For example, one student's goal might be to be able to read a certain number of words per minute by the end of the school year. Once the probes have been administered and a baseline set, instruction begins. Every week during the course of instruction, the student's reading abilities are measured to determine the amount of progress made toward his or her goal. Since all the tests have the same level of difficulty, the weekly assessments should accurately reflect the student's rate of progress, meaning that the instructor can compare the actual rate of learning against the expected rate. If the student is meeting or exceeding expectations, then the instructor should continue with his or her instructional methods. If student performance does not meet expectations, however, then the instructor needs to change instruction. Some trial and error is inevitable, because several variables can influence student progress. Instructional methods, the amount of time allotted to improving a skill, and class groupings can all influence progress. Therefore, instructors need to use their best judgment and keep adjusting instructional methods until they find the right mixture that enables student to reach expected rates of progress (McLane, n.d.).
Curriculum-based measurement, the most widely known method of progress monitoring, was developed in the late 1970s as a way to screen at risk students who and students with learning disabilities. With the increased focus on accountably and adequate yearly progress brought about with the passage of the No Child Left Behind Act of 2001 and the IDEA Act of 1997 and 1999, curriculum-based measurement has come to the forefront again as way to meet some requirements of these acts (Hosp & Hosp, 2003).
For student progress monitoring to work, instructors need quick, reliable assessments that are available in multiple formats and easy to administer and score. Curriculum-based measurement is a good option for progress monitoring because the assessments are easy to administer and score and have good reliability and validity (Marston, 1989; Shinn, Good, Knutson, Tilly & Collins, 1992, as cited in Hosp & Hosp, 2003). Curriculum-based measurement also generally takes less than five minutes to administer and has many different forms, so students are never made to repeat identical assessments.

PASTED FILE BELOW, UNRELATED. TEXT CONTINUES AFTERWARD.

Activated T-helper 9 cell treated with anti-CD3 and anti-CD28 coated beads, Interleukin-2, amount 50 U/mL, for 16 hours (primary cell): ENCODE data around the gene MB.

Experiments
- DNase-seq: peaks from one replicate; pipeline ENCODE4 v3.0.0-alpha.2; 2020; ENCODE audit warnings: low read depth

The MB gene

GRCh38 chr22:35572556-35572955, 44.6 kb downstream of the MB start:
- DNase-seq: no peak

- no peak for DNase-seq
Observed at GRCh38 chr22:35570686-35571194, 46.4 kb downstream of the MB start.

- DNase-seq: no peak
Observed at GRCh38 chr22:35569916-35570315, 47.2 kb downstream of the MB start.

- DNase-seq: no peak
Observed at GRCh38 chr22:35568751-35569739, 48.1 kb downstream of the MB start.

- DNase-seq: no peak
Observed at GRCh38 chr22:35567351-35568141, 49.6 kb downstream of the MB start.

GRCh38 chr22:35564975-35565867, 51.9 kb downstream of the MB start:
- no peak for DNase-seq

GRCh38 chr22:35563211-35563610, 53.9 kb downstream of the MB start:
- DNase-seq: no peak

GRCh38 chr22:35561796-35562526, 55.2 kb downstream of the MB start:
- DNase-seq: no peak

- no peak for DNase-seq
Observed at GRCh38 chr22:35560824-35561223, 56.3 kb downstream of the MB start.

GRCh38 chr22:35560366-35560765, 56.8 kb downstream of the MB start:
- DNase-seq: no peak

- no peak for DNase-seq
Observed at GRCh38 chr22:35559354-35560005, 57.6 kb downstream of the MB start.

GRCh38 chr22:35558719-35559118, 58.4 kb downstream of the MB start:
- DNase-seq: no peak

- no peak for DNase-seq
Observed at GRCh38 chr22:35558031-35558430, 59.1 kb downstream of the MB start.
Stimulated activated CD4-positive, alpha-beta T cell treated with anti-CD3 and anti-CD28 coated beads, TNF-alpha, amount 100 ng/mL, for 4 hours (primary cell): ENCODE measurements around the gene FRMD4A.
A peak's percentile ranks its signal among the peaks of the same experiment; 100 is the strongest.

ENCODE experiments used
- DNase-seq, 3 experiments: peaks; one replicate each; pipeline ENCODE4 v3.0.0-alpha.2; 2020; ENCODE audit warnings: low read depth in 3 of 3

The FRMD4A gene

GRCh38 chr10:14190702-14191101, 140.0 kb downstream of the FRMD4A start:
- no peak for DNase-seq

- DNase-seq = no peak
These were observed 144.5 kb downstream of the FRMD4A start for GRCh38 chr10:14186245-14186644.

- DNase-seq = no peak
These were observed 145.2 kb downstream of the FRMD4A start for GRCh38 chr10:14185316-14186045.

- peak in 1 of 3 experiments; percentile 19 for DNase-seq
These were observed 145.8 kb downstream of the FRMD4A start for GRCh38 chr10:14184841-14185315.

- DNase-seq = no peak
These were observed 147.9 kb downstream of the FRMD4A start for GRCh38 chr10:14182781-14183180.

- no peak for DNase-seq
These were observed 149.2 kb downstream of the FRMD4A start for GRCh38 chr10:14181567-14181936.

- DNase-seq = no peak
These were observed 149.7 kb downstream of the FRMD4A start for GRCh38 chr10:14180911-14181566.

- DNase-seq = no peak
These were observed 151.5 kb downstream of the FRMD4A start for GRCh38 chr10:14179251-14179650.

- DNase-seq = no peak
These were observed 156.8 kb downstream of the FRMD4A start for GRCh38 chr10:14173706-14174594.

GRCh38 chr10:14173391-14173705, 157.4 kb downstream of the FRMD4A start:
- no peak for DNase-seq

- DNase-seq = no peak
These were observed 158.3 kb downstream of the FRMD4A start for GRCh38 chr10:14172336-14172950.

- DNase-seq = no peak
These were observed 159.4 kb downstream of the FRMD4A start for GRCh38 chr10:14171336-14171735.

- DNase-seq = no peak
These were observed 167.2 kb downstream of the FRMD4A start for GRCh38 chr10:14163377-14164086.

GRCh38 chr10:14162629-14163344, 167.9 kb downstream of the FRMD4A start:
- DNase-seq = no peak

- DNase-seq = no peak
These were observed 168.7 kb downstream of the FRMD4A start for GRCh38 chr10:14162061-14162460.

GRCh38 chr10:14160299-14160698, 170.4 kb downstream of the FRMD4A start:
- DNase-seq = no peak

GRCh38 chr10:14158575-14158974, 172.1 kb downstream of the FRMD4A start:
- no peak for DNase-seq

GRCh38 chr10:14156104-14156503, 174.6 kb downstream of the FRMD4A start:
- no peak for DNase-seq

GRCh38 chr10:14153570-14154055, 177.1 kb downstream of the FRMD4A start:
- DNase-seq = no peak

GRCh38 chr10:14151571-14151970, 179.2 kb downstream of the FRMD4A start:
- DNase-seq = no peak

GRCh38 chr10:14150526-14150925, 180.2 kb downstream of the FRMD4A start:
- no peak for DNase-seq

Curriculum-based measurement is a “set of procedures to assess student progress toward long-term goals in reading, spelling, written expression, and mathematics. It is an objective, ongoing system to measure student oucomes in order to evaluate the effectiveness of instructional interventions and student progress toward annual curriculum goals” (Deno, 1985, as cited in Hosp & Hosp, 2003, ¶ 5). Since curriculum-based measurement is intended for long-term use, instructors are able to adjust their teaching practices accordingly to address their students' needs. Studies have shown that the students of instructors who use curriculum-based measurement to direct instruction achieve higher grades than those with instructors who do not (Fuchs & Fuchs, 1986; Fuchs, Butterworth & Fuchs, 1989, as cited in Hosp & Hosp, 2003). Additionally, the results produced by curriculum-based measurement can be graphed, meaning that instructors can easily track each student's progress. These graphs provide parents with strong illustrations of their child's progress toward stated goals.
Reading, spelling, and mathematics - the core areas that students need to master for future academic success - tend to be the focus of most curriculum-based measurements. The following describes how curriculum-based measurement for subject works:
Two types of measurement can be used in a curriculum-based measurement of reading. One type requires students to read a passage with approximately every seventh word deleted for 2.5 minutes. The student must select one of three words to replace the missing word in order to restore...